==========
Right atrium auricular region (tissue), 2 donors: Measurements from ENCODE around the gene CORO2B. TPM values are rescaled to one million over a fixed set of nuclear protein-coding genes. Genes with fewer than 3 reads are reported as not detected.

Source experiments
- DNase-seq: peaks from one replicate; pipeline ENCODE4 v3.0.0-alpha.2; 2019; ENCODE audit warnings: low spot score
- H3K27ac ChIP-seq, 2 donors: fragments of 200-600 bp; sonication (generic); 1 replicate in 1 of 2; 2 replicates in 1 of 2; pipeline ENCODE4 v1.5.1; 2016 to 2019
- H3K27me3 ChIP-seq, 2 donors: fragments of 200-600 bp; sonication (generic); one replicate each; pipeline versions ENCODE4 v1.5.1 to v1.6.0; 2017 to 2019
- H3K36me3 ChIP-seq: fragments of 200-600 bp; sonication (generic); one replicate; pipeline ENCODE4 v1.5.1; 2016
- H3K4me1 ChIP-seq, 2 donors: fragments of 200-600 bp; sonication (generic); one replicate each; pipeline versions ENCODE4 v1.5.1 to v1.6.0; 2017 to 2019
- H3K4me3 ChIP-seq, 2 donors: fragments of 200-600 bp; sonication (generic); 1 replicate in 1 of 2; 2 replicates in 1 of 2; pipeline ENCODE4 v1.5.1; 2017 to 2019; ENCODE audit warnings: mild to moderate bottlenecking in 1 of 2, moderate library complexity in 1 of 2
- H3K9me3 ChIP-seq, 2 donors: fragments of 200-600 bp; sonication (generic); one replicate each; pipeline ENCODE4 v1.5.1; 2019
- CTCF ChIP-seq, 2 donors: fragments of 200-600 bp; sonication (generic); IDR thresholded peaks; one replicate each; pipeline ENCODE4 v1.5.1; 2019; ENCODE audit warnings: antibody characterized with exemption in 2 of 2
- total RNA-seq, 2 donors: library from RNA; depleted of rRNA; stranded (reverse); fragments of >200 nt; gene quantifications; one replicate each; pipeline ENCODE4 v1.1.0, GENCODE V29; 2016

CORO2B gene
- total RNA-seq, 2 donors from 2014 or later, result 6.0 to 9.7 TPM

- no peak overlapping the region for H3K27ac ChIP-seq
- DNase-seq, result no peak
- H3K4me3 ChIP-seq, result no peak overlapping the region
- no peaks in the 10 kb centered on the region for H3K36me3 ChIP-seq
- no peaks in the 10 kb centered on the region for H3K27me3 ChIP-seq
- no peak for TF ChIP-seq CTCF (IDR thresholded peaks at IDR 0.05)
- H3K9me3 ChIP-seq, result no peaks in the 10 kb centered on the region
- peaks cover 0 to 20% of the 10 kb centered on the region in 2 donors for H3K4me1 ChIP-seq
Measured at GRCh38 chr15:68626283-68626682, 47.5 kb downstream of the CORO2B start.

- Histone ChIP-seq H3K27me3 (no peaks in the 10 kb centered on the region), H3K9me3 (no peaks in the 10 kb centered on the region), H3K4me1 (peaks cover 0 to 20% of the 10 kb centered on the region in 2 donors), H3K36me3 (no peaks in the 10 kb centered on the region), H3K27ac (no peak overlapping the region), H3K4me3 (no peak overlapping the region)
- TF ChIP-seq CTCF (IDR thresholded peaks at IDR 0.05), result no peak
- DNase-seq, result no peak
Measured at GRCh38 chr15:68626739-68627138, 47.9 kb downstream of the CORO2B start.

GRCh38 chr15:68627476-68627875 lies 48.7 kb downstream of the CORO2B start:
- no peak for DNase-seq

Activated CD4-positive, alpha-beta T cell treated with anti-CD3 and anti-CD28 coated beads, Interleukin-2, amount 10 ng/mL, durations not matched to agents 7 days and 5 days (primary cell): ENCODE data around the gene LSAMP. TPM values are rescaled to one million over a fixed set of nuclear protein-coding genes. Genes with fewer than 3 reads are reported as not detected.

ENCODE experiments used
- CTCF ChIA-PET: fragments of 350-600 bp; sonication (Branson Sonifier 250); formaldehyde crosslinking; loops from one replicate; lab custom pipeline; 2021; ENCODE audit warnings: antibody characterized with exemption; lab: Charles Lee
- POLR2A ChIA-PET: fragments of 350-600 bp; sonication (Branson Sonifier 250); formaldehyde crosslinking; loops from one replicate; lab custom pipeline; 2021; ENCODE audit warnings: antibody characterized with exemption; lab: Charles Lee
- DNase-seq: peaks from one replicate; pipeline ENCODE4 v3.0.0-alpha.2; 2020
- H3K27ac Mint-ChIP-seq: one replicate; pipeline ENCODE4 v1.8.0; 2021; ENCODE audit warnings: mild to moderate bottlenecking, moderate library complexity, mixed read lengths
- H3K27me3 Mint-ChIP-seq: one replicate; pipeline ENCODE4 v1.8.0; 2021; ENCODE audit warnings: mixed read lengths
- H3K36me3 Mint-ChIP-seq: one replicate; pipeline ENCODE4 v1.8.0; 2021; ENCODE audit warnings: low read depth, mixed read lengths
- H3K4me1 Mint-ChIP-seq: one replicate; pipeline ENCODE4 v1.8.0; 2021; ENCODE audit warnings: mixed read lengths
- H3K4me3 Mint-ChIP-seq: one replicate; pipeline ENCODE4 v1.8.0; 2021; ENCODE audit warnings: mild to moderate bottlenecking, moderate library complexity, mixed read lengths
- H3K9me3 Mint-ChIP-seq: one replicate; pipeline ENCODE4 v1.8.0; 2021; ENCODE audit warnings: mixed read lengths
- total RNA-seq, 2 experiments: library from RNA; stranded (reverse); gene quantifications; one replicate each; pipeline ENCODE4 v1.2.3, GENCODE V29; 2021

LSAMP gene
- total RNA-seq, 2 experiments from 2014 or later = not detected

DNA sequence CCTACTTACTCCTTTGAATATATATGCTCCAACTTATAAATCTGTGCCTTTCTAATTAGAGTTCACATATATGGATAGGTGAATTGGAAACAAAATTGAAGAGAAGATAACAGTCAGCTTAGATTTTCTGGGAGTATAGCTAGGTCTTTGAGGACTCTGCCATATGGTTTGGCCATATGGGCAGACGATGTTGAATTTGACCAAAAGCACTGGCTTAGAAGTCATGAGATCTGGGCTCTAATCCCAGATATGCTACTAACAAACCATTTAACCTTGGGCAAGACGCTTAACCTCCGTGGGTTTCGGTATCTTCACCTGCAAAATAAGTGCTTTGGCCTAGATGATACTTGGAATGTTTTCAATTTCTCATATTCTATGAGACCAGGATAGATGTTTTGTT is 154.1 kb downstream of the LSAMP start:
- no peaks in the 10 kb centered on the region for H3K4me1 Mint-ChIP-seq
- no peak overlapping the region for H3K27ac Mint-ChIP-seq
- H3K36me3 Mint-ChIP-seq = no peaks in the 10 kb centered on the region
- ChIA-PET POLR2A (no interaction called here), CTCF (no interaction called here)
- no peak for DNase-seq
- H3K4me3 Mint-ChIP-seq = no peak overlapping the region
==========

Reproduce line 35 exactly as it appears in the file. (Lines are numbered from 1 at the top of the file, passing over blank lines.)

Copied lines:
- H3K27me3 Mint-ChIP-seq: one replicate; pipeline ENCODE4 v1.8.0; 2021; ENCODE audit warnings: mixed read lengths